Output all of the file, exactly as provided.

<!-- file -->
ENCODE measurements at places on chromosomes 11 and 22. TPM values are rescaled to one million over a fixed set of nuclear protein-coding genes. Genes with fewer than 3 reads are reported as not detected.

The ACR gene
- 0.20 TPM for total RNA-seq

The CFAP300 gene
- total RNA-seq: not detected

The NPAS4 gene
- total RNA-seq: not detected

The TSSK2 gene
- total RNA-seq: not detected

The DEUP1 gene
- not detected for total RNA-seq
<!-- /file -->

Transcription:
ENCODE measurements at places on chromosomes 11 and 22. TPM values are rescaled to one million over a fixed set of nuclear protein-coding genes. Genes with fewer than 3 reads are reported as not detected.

The ACR gene
- 0.20 TPM for total RNA-seq

The CFAP300 gene
- total RNA-seq: not detected

The NPAS4 gene
- total RNA-seq: not detected

The TSSK2 gene
- total RNA-seq: not detected

The DEUP1 gene
- not detected for total RNA-seq